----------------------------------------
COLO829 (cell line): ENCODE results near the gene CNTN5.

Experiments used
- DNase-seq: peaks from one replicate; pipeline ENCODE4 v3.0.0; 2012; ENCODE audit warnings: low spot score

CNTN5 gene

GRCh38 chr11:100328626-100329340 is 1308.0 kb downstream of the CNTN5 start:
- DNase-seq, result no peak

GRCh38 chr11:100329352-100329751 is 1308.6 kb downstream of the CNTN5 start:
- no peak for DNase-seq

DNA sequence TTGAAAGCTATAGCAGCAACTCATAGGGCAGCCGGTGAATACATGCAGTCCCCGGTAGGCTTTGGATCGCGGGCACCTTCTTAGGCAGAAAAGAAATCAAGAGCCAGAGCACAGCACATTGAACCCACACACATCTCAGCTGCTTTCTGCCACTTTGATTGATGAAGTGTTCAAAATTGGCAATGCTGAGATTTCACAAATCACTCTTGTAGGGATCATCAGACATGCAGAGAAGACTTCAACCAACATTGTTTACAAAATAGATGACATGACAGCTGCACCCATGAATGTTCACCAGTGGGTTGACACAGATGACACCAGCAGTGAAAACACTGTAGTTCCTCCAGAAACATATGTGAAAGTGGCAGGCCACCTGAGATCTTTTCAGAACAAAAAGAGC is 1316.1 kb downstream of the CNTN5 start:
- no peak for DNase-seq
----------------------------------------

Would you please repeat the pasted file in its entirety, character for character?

COLO829 (cell line): ENCODE results near the gene CNTN5.

Experiments used
- DNase-seq: peaks from one replicate; pipeline ENCODE4 v3.0.0; 2012; ENCODE audit warnings: low spot score

CNTN5 gene

GRCh38 chr11:100328626-100329340 is 1308.0 kb downstream of the CNTN5 start:
- DNase-seq, result no peak

GRCh38 chr11:100329352-100329751 is 1308.6 kb downstream of the CNTN5 start:
- no peak for DNase-seq

DNA sequence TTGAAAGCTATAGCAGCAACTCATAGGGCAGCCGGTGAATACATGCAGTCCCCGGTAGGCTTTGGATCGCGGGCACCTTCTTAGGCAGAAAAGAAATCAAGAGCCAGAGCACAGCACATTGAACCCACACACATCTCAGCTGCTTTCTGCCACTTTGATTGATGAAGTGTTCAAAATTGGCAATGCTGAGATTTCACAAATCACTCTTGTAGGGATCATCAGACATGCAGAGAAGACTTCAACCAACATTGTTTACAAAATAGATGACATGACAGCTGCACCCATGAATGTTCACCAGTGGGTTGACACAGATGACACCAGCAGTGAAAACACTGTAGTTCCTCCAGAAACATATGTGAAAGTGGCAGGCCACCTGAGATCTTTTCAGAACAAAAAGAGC is 1316.1 kb downstream of the CNTN5 start:
- no peak for DNase-seq